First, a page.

I'll take these 6 patients, the LPN takes those 5 patients, the regs REQUIRE that I also assess her patients. It can documented as a simple note on the bottom of her assessment form such as "I agree with above assessment", but it dictates that I myself have assessed the patient and either agree with her documentation of such, or make notes of my different findings.

    FAILURE to do this leaves us open to be cited for failing to follow the regs, also leaves the RN liable/responsible for any bad outcomes.
  7. by   ktwlpn
    Originally posted by shavsha
    Sometimes in my hospital instead of having a full team of paitents with a CNA I am assigned a full team with an LPN...but really what that works out as is we split the team and work pretty much independently. What I do not understand and cannot seem to get a clear answer to is -Is the LPN working under my lisense? My management says, No, he/she is working under his/her own lisense. If that is the case why doesn't the charge nurse "assign" the LPN a team just like she assign's the RN's. What often happens is the LPN will come in early...look at the shared team and pick the patients she wants. Sometimes I am left to care for the more stable patients while she has,say, the fresh post-op. I sometimes think that it is because sometimes the stable patients are more "work" (eg. transfer to the commode vs monitor the Foley). I am not implying that the LPN cannot care for these patients safely. But I don't feel comfortable being responsible for an assignment that I really do not have any control over. In the case of one LPN she makes a huge fuss even if I request to have patients I have already had for several days. And I do not want to go to work 45 minutes earlier on the off-chance that I will have an LPN to work with. I have already spoken to one of our charge nurses about this and she basically put it back on me work it out with this one LPN. Only problem is this LPN is older and pretty intimidating. BTW I am in the state of Oregon. Any thoughts?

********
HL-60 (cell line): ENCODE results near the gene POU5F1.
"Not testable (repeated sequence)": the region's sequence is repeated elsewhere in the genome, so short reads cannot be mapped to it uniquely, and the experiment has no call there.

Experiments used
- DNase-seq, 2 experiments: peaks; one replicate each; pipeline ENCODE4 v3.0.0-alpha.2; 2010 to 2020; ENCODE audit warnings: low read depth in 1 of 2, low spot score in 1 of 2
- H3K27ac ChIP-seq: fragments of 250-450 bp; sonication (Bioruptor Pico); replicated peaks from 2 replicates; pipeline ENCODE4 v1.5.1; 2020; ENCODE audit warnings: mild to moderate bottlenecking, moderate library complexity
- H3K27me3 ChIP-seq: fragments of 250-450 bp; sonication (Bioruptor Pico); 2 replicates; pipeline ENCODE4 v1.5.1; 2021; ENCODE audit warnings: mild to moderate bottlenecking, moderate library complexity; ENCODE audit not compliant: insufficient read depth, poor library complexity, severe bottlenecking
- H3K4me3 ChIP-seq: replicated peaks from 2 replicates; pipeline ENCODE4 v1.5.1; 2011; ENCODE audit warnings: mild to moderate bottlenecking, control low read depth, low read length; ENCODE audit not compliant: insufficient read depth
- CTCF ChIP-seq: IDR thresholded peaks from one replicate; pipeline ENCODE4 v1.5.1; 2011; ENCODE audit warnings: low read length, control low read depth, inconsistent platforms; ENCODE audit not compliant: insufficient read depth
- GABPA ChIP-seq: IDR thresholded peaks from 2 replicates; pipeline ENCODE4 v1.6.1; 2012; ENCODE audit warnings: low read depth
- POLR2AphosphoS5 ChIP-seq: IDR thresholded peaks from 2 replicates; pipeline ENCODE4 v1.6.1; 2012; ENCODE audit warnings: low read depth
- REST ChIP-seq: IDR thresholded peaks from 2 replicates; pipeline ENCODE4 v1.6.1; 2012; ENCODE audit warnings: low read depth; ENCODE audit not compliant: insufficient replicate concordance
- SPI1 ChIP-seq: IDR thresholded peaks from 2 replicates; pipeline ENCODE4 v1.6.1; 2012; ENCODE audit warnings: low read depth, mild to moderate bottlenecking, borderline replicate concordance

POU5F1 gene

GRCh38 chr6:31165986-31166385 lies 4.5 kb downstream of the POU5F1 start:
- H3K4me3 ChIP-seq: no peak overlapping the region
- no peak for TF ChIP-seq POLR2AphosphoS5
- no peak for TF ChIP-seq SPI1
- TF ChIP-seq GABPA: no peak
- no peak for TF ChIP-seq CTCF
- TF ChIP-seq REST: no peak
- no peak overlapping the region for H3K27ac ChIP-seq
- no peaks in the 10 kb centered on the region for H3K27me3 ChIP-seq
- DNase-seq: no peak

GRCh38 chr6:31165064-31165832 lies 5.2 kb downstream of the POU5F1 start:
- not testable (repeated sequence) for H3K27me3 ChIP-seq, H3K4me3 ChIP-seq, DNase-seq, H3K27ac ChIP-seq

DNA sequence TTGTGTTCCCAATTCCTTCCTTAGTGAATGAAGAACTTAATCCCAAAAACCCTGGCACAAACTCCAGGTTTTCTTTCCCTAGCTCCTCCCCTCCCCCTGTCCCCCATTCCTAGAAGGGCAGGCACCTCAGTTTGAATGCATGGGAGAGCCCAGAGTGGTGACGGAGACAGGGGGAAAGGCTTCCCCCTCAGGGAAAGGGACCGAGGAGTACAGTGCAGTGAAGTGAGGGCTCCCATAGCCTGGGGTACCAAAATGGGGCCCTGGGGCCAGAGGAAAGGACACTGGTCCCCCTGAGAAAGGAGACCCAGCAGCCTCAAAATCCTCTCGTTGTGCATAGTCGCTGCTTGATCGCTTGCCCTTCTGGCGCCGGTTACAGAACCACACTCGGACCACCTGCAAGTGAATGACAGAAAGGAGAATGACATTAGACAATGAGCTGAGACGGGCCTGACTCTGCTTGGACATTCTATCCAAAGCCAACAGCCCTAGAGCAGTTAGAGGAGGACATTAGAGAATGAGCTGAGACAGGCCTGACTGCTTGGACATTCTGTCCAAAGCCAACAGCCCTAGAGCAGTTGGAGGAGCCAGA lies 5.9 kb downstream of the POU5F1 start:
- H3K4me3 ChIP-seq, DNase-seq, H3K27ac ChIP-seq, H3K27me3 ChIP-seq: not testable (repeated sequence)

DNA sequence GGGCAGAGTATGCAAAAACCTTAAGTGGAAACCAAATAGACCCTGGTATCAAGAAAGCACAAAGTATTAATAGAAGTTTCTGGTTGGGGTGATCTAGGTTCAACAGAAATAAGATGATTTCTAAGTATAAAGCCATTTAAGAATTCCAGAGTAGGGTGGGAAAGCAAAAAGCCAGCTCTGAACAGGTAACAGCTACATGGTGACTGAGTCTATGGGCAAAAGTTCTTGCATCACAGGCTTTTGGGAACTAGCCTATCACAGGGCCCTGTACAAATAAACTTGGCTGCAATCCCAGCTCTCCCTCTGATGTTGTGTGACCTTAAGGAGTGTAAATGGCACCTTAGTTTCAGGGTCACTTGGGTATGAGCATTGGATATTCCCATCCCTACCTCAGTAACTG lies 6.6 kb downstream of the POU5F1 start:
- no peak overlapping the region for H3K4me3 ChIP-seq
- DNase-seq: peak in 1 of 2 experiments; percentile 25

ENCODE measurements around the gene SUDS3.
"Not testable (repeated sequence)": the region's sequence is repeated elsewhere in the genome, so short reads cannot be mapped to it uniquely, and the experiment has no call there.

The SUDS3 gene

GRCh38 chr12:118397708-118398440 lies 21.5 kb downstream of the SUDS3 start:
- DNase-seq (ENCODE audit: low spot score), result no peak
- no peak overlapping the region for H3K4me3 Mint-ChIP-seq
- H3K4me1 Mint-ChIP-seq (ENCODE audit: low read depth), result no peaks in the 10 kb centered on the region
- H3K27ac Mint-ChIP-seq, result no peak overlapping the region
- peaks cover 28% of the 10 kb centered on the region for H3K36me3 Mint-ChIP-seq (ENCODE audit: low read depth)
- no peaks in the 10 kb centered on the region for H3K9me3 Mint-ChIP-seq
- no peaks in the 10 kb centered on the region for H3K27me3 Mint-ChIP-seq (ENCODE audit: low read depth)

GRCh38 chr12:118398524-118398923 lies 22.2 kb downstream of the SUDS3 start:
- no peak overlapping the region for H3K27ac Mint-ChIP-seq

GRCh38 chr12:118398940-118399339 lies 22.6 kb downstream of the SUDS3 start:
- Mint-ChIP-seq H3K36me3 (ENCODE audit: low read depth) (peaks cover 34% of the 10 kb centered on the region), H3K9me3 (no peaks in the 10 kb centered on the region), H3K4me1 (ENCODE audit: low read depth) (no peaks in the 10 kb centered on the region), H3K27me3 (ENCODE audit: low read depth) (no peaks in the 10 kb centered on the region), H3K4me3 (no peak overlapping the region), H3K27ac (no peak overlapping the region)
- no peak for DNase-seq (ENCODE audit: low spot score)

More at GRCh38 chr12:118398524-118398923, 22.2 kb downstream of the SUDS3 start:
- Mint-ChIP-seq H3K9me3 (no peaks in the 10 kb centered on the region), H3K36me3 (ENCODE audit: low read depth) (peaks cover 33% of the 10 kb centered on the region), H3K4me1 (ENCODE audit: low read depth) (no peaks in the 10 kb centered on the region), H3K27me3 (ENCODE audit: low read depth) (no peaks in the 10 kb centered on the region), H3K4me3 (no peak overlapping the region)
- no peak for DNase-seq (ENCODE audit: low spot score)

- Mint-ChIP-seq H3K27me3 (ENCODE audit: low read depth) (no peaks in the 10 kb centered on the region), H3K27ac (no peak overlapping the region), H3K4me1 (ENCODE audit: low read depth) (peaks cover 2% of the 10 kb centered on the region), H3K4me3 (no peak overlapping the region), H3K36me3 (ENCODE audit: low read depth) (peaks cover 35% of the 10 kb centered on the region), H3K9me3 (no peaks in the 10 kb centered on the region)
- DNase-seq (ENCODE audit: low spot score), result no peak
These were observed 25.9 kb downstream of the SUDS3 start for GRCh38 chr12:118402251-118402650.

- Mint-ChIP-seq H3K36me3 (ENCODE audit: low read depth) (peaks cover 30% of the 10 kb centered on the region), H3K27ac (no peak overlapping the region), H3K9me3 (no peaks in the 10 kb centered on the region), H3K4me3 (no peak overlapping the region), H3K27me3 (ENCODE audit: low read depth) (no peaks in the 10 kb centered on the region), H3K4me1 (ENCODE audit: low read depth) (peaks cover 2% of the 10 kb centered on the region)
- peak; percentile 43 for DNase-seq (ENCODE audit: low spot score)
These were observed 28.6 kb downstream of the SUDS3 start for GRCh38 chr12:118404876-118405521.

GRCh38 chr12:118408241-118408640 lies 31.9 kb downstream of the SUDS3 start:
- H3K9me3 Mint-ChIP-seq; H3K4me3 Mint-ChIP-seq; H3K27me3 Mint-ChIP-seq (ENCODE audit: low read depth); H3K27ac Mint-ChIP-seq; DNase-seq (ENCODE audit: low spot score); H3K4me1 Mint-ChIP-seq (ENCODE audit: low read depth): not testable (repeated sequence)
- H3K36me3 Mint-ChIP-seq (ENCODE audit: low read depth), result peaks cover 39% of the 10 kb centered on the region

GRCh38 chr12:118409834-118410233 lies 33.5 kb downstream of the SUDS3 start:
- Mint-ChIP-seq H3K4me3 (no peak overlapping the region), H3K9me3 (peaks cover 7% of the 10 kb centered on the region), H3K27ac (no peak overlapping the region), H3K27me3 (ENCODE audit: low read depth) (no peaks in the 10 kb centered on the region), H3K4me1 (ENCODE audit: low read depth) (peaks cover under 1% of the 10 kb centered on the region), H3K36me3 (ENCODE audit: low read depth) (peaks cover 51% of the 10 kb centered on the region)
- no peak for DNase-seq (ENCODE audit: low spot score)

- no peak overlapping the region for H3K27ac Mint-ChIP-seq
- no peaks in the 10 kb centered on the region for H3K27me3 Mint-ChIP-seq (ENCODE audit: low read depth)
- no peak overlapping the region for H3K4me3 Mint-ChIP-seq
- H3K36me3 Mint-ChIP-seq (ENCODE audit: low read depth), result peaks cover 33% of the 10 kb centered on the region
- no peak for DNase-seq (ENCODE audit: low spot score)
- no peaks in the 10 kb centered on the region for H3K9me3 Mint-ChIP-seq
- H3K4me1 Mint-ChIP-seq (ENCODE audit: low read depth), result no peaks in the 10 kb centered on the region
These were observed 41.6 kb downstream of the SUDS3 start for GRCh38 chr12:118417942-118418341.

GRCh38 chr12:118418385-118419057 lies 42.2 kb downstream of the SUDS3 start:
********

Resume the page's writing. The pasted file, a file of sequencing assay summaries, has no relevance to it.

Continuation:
You need to first become very familiar with the LPN's scope of practice in your state-------http://www.osbn.state.or.us/-you will find your answers there...
  8. by   Youda
    Unless other states are much different than mine (you'd have to check with your own BON), LPNs cannot work independently. They are required to work under the "direct supervision" of an RN. But that doesn't mean you have to babysit a LPN. It means that EVERYTHING he/she does is a "delegated" task. And you can only delegate those tasks which the LPN is allowed to do under your specific nurse practice act.